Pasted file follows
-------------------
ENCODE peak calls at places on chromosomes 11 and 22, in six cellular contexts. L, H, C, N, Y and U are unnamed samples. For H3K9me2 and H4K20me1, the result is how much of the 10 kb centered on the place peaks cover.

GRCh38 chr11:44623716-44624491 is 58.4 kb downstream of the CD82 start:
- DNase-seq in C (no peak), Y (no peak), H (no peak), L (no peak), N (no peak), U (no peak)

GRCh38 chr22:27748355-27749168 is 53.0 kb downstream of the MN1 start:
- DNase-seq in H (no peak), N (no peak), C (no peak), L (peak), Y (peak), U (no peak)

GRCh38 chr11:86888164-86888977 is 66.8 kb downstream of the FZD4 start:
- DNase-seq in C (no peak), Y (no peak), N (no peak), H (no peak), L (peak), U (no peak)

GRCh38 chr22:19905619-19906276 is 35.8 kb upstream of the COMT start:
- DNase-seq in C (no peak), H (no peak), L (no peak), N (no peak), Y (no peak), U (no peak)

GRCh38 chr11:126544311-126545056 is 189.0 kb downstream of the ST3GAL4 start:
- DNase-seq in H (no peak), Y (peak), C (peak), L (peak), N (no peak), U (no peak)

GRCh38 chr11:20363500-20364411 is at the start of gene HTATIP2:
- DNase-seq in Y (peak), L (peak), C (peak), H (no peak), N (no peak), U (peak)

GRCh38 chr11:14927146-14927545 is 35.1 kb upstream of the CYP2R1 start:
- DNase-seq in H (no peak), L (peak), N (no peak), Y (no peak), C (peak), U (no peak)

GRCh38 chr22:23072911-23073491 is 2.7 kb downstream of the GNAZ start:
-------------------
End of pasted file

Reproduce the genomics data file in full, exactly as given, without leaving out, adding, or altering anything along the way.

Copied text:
ENCODE peak calls at places on chromosomes 11 and 22, in six cellular contexts. L, H, C, N, Y and U are unnamed samples. For H3K9me2 and H4K20me1, the result is how much of the 10 kb centered on the place peaks cover.

GRCh38 chr11:44623716-44624491 is 58.4 kb downstream of the CD82 start:
- DNase-seq in C (no peak), Y (no peak), H (no peak), L (no peak), N (no peak), U (no peak)

GRCh38 chr22:27748355-27749168 is 53.0 kb downstream of the MN1 start:
- DNase-seq in H (no peak), N (no peak), C (no peak), L (peak), Y (peak), U (no peak)

GRCh38 chr11:86888164-86888977 is 66.8 kb downstream of the FZD4 start:
- DNase-seq in C (no peak), Y (no peak), N (no peak), H (no peak), L (peak), U (no peak)

GRCh38 chr22:19905619-19906276 is 35.8 kb upstream of the COMT start:
- DNase-seq in C (no peak), H (no peak), L (no peak), N (no peak), Y (no peak), U (no peak)

GRCh38 chr11:126544311-126545056 is 189.0 kb downstream of the ST3GAL4 start:
- DNase-seq in H (no peak), Y (peak), C (peak), L (peak), N (no peak), U (no peak)

GRCh38 chr11:20363500-20364411 is at the start of gene HTATIP2:
- DNase-seq in Y (peak), L (peak), C (peak), H (no peak), N (no peak), U (peak)

GRCh38 chr11:14927146-14927545 is 35.1 kb upstream of the CYP2R1 start:
- DNase-seq in H (no peak), L (peak), N (no peak), Y (no peak), C (peak), U (no peak)

GRCh38 chr22:23072911-23073491 is 2.7 kb downstream of the GNAZ start: